Fall in Love with Old Rauma
Elaborately decorated wooden houses, idyllic street views. Enchanting Old Rauma was chosen to the UNESCO World Heritage list in 1991 as a unique example of a living and well maintained old Nordic wooden town.
This vivid neighbourhood of 800 inhabitants is a well-preserved and living entity, the heart of the city, where people live and work year-round. The newly renovated market place is an important representation of the lively everyday life of the area. Old Rauma has been largely developed during the past few years.
Idyllic cafés with their cosy summer terraces and more than a hundred versatile specialized shops attract visitors to the area.
Fascinating medieval features
Medieval features, such as narrow and meandering lanes and irregular plots, are still perceivable in the town structure of Old Rauma. The densely built area of almost 30 hectares has about 600 buildings, most of which are privately owned. Gorgeous gates and board fences bordering the yards are typical in the townscape. Every house has its own rich and colourful story which the people living in Old Rauma still continue today.
The best way to explore Old Rauma is on foot. You can smell the lilac or the smoke of atmospheric wood heating coming from a chimney. At the same time, you can observe the carpenters’ elaborate work in the detailed facades and gates. Some buildings in Old Rauma have features from the 18th century, and some features from the beginning of the 19th century remain. However, most of the buildings have received their Neo Renaissance style exterior during the busy restoration period in the 1890s.
The Church of the Holy Cross
In addition to the wooden house idyll, the banks of the Rauma river and especially the Church of the Holy Cross, built in the late 15th century, are integral to the old town area. Originally the church was built as the church of a Franciscan monastery and in the two-aisle grey granite church you can admire impressing medieval wall and arch paintings.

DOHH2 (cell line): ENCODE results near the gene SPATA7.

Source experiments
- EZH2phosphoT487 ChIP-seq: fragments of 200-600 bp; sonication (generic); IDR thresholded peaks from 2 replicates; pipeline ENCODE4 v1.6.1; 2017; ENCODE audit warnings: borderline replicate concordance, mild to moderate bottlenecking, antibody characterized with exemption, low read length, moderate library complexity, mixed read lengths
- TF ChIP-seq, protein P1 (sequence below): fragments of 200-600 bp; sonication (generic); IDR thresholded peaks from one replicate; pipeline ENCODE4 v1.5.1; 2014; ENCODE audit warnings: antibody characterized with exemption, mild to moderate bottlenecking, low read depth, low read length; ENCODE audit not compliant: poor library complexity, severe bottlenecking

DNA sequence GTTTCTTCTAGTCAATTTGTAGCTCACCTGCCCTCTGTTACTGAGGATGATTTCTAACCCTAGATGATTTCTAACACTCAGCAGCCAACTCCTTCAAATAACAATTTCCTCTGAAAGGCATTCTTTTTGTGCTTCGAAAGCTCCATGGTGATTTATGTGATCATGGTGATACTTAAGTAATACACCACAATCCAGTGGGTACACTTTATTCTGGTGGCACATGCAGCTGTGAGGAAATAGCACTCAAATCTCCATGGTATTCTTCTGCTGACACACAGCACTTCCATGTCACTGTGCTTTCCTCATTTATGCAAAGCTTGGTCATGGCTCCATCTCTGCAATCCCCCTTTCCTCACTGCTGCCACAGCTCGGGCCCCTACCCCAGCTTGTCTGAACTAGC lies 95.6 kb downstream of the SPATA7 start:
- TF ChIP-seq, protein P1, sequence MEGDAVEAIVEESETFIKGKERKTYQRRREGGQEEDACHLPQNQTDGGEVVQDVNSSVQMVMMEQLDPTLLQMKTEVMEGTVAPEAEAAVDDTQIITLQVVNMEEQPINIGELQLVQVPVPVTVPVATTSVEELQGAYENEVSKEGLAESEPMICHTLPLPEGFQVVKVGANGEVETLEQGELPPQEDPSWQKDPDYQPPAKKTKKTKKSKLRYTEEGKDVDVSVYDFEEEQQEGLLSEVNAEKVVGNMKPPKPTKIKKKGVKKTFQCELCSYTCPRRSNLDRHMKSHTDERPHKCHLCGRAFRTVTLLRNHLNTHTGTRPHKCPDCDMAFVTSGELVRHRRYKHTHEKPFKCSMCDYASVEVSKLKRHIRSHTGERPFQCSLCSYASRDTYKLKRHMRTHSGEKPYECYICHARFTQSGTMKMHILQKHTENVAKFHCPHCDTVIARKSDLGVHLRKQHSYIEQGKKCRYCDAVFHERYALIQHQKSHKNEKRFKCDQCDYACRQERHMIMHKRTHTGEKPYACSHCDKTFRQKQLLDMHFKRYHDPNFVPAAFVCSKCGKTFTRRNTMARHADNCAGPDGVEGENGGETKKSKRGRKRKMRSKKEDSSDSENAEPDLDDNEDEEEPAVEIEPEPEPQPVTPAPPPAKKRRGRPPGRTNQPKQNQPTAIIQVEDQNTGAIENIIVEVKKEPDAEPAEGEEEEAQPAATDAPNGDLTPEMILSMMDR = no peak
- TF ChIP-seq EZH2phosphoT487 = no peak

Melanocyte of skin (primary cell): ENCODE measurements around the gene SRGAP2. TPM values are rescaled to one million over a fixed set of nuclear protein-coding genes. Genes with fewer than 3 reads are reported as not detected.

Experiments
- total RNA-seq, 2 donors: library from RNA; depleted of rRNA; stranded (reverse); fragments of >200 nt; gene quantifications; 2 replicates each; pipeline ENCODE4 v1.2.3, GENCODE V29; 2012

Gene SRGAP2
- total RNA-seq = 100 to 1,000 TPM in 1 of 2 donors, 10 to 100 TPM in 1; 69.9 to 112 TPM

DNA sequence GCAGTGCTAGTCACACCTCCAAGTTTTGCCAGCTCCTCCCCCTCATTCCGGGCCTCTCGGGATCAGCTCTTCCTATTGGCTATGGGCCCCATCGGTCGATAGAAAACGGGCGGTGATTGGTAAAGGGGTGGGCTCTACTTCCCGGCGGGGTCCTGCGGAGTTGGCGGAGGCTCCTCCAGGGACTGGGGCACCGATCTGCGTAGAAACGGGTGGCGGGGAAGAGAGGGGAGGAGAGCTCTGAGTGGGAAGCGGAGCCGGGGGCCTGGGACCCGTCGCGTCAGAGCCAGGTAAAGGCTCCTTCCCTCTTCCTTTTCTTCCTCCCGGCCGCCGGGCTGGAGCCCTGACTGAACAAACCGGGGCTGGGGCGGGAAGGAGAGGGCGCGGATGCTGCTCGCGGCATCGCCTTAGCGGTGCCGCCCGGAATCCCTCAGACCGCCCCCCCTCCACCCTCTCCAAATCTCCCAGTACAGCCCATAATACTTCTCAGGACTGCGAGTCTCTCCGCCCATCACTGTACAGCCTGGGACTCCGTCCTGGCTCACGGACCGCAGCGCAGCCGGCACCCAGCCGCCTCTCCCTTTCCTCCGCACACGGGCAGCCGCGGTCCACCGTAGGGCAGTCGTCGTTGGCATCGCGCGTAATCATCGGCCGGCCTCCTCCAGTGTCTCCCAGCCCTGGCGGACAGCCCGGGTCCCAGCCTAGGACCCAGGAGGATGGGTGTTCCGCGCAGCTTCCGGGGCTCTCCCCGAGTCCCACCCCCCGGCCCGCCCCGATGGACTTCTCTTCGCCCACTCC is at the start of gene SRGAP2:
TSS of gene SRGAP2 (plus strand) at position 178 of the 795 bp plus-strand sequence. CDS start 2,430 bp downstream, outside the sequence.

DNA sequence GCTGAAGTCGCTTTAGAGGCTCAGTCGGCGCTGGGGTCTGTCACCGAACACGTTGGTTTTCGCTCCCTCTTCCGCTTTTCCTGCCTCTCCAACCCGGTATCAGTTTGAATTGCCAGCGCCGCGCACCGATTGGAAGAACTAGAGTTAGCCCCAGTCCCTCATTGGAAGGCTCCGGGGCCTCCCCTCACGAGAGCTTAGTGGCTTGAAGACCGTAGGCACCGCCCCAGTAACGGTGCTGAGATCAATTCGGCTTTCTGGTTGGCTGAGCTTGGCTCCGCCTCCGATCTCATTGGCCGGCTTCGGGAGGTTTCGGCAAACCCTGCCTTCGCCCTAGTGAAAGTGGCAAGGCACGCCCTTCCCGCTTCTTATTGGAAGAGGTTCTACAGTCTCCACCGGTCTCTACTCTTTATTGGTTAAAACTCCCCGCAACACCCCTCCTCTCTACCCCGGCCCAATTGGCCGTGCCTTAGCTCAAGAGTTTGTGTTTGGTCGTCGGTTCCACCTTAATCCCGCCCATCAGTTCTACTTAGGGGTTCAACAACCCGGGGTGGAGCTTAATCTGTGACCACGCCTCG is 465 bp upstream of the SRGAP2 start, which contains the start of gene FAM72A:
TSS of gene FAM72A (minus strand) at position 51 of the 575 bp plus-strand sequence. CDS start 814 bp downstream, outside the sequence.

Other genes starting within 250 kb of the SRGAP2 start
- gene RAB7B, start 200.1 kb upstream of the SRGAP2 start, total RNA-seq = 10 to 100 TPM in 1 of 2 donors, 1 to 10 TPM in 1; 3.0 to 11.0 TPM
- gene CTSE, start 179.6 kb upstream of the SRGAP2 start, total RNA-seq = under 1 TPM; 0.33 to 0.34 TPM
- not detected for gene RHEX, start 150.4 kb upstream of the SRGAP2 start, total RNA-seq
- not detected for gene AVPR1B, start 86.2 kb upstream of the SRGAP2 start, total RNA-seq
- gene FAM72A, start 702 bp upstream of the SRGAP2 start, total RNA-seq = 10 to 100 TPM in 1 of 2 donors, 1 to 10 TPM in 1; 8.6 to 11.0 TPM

Unique bobbin lace town
Bobbin lace making is an old tradition in Rauma and lace has been made in Rauma at least from the mid 18th century onwards. The Lace Week has been held every year in Rauma since 1971, and the lace exhibitions attract lace makers and guests from all over Finland and from abroad, too.
Check out also the old wooden towns tour – Turku, Naantali, Uusikaupunki, Rauma, Pori
Walking around old towns is like stepping into a fairy tale: the colourful wooden houses, decorative gates, cobblestone streets and beautiful public buildings create an atmosphere of the long-forgotten past.
In old Finnish coastal towns you find many lovely restaurants, cafés, shops and museums. Most of the buildings in these conservation areas date back to the 18th and 19th centuries, and strict regulations ensure that the area will retain their history.